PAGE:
School Library Journal
(c) Copyright 2010. Library Journals LLC, a wholly owned subsidiary of Media Source, Inc. No redistribution permitted.
Gr 1-3-Eight-year-old Eugene's family has just moved, and he can't imagine anything worse than being the new kid in school. Fortunately for his new town, he moonlights as Captain Awesome, ready to protect Sunnyview from bad guys, homework, and his baby sister (Queen Stinkypants). School turns out to be better than expected, thanks to a superhero-loving new friend, a class pet, and a not-half-bad teacher. The real fun begins when the classroom hamster goes missing, and Captain Awesome comes to the rescue. Rambunctious antics and lively cartoon illustrations abound. The art is as vivacious and entertaining as the protagonist himself. Readers who are new to chapter books will love meeting Eugene and will look forward to more of his adventures.-Amanda Moss Struckmeyer, Middleton Public Library, WI (c) Copyright 2012. Library Journals LLC, a wholly owned subsidiary of Media Source, Inc. No redistribution permitted.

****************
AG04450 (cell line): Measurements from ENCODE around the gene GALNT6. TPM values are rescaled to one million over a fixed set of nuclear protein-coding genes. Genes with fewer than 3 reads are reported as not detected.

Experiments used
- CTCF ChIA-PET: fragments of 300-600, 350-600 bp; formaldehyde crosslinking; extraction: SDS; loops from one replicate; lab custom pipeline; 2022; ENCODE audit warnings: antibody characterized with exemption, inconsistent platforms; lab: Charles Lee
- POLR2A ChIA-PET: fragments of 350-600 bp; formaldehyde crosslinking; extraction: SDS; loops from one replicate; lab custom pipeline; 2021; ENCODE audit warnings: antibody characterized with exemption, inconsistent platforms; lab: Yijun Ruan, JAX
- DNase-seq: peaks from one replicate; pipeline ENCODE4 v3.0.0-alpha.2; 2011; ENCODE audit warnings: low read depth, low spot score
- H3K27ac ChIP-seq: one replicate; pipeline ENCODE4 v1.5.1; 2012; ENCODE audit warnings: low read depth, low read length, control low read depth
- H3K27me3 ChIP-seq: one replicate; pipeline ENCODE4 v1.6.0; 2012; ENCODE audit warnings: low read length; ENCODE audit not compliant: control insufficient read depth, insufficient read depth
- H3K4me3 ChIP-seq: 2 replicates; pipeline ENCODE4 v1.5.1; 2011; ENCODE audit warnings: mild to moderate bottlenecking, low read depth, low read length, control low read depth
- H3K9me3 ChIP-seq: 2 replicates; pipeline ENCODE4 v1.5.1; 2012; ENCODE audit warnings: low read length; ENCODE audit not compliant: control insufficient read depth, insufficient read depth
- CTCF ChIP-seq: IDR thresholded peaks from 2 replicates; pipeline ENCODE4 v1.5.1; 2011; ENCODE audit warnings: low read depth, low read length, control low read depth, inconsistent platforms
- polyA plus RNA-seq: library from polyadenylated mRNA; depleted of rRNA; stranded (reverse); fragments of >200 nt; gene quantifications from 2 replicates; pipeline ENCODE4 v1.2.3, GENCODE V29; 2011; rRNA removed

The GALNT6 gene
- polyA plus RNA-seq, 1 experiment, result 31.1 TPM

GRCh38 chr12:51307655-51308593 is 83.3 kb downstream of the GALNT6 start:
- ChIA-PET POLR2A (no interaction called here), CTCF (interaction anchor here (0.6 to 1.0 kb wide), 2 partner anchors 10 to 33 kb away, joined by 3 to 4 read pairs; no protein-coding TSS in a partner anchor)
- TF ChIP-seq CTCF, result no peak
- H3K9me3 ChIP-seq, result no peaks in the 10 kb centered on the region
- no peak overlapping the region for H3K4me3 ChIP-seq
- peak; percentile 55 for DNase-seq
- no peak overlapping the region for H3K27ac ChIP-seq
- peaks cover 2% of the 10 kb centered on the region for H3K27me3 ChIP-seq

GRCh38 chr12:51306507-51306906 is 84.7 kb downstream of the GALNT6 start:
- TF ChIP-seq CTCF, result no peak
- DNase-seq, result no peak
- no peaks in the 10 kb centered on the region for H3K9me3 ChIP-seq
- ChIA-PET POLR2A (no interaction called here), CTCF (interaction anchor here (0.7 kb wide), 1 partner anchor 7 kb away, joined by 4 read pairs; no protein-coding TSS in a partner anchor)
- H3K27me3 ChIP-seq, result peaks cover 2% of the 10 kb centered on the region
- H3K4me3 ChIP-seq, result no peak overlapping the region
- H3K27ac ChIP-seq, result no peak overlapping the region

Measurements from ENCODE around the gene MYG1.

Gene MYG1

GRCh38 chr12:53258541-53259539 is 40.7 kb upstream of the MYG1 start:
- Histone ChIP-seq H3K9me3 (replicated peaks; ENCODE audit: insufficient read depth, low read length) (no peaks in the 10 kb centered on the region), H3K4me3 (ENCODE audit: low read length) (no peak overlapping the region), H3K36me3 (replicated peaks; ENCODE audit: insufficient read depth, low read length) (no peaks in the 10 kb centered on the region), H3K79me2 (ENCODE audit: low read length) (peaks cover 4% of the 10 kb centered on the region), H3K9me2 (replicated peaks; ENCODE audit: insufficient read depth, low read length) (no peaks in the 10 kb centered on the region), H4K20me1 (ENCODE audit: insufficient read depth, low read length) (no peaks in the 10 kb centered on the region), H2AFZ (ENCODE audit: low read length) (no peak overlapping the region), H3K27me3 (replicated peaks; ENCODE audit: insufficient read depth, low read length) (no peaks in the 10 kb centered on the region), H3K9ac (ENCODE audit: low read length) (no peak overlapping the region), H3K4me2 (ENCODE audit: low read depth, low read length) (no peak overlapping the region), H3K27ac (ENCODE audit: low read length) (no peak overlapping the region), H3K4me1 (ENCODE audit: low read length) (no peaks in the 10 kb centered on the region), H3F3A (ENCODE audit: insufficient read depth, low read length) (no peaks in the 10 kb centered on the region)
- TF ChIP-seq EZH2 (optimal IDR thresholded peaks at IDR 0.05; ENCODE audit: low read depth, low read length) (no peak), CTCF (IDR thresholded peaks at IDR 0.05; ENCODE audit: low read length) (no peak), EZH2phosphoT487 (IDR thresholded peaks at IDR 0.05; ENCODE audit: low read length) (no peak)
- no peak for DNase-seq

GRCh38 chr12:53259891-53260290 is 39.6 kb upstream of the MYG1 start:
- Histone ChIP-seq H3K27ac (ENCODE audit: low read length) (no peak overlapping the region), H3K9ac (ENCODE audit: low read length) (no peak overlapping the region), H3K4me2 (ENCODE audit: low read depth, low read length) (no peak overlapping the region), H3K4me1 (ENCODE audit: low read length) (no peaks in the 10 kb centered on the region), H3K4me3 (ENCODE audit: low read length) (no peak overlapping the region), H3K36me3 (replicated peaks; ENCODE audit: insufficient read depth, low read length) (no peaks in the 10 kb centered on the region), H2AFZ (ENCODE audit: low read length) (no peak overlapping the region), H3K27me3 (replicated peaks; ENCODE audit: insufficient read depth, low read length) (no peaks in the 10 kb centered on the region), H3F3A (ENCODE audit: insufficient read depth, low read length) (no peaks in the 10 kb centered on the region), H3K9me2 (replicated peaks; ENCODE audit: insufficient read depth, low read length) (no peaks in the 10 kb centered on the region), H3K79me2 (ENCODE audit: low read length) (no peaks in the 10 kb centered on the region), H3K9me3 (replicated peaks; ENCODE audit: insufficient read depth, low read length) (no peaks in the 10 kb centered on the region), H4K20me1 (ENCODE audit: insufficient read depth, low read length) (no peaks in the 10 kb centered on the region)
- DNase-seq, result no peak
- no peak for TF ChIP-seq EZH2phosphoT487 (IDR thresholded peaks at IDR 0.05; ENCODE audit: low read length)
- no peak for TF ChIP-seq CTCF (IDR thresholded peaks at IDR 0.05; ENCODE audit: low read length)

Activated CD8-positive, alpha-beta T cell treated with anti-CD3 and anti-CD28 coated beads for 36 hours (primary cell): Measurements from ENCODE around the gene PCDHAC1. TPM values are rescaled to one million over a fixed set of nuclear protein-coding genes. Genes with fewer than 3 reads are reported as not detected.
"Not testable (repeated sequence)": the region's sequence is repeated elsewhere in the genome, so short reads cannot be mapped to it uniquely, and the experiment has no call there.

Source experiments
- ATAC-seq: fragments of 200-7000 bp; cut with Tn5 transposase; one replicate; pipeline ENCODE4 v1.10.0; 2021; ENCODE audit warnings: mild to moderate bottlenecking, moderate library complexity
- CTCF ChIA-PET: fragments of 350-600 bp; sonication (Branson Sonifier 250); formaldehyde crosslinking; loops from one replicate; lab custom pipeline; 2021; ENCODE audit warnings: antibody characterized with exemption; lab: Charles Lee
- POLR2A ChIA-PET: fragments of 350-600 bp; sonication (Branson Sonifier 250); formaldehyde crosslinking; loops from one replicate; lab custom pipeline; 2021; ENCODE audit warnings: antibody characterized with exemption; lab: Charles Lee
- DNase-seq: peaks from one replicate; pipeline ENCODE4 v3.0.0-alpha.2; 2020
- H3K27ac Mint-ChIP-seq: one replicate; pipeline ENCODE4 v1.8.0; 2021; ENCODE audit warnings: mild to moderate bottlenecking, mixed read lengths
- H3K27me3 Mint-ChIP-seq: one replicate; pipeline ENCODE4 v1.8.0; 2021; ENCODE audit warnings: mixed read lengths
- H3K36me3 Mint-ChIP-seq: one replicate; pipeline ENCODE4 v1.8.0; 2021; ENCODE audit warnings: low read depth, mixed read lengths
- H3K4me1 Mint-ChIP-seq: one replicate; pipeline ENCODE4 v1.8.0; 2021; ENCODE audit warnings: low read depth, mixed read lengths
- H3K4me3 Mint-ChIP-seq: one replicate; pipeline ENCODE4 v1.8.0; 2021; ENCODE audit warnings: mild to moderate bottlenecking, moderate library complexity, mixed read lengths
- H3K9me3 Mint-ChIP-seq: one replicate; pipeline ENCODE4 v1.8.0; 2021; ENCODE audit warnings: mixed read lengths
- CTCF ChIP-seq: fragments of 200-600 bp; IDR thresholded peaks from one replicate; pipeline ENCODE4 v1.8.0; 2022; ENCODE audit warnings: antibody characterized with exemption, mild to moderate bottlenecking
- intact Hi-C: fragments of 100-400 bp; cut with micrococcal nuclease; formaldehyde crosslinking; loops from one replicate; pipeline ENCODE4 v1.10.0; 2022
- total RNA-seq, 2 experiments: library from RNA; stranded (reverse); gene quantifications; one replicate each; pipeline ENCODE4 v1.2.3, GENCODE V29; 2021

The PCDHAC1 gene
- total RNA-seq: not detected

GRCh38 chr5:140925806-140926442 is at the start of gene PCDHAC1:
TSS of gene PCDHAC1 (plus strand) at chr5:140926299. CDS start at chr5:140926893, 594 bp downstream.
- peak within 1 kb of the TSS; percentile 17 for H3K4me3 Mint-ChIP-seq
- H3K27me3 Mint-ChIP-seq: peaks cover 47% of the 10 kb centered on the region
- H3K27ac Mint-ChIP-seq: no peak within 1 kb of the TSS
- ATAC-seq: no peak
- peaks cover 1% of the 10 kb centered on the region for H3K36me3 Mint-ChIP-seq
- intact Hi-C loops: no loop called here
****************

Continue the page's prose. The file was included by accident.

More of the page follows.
From Booklist, Copyright © American Library Association. Used with permission.
In this series starter, eight-year-old Eugene McGillicudy, aka self-proclaimed Captain Awesome, is new to town, and he is determined to keep everyone safe from Baron Von Booger and Dr. Spinach and to protect his secret lair from nemesis Queen Stinkypants from Planet Baby (i.e., his toddler sister). But school is off to a rocky start teacher Ms. Beasley is potentially a mind reader (how does she know his name?), and he is targeted by mean girl Meredith. On the upside, he meets a possible new sidekick named Turbo, the class hamster, and Charlie, a fellow superhero fan. But when Turbo vanishes, it's up to Captain Awesome and Charlie to find him. The peppy narrative has a comic book-like melodramatic, hyperbolic flair, which conveys both Eugene's reality (including fitting in and finding friends) and his humorous view of the world. Large, wide-spaced text, short chapters, and interspersed simple black-and-white cartoonish drawings are new-reader friendly, though occasional invented words add zing but can be unwieldy (gigantist, enormondoist). Overall, this is a fun, accessible read for comics buffs and aspiring superheroes of the everyday kind.--Rosenfeld, Shelle Copyright 2010 Booklist